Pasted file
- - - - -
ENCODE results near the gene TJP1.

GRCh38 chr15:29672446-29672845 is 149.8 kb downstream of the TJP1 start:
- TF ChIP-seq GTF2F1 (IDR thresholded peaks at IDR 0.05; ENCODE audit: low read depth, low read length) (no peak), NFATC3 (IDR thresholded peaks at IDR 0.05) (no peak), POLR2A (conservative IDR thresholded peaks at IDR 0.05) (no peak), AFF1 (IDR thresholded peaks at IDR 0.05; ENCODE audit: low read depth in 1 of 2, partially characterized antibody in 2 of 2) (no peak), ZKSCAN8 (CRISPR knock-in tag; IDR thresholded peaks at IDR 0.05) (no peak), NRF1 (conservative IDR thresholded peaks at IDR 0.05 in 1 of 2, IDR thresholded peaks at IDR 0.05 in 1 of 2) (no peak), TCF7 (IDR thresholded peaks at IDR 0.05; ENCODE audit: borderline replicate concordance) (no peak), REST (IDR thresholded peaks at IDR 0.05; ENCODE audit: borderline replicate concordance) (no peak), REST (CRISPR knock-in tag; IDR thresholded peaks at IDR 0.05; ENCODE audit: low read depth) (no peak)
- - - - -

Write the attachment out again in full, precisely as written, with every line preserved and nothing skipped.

ENCODE results near the gene TJP1.

GRCh38 chr15:29672446-29672845 is 149.8 kb downstream of the TJP1 start:
- TF ChIP-seq GTF2F1 (IDR thresholded peaks at IDR 0.05; ENCODE audit: low read depth, low read length) (no peak), NFATC3 (IDR thresholded peaks at IDR 0.05) (no peak), POLR2A (conservative IDR thresholded peaks at IDR 0.05) (no peak), AFF1 (IDR thresholded peaks at IDR 0.05; ENCODE audit: low read depth in 1 of 2, partially characterized antibody in 2 of 2) (no peak), ZKSCAN8 (CRISPR knock-in tag; IDR thresholded peaks at IDR 0.05) (no peak), NRF1 (conservative IDR thresholded peaks at IDR 0.05 in 1 of 2, IDR thresholded peaks at IDR 0.05 in 1 of 2) (no peak), TCF7 (IDR thresholded peaks at IDR 0.05; ENCODE audit: borderline replicate concordance) (no peak), REST (IDR thresholded peaks at IDR 0.05; ENCODE audit: borderline replicate concordance) (no peak), REST (CRISPR knock-in tag; IDR thresholded peaks at IDR 0.05; ENCODE audit: low read depth) (no peak)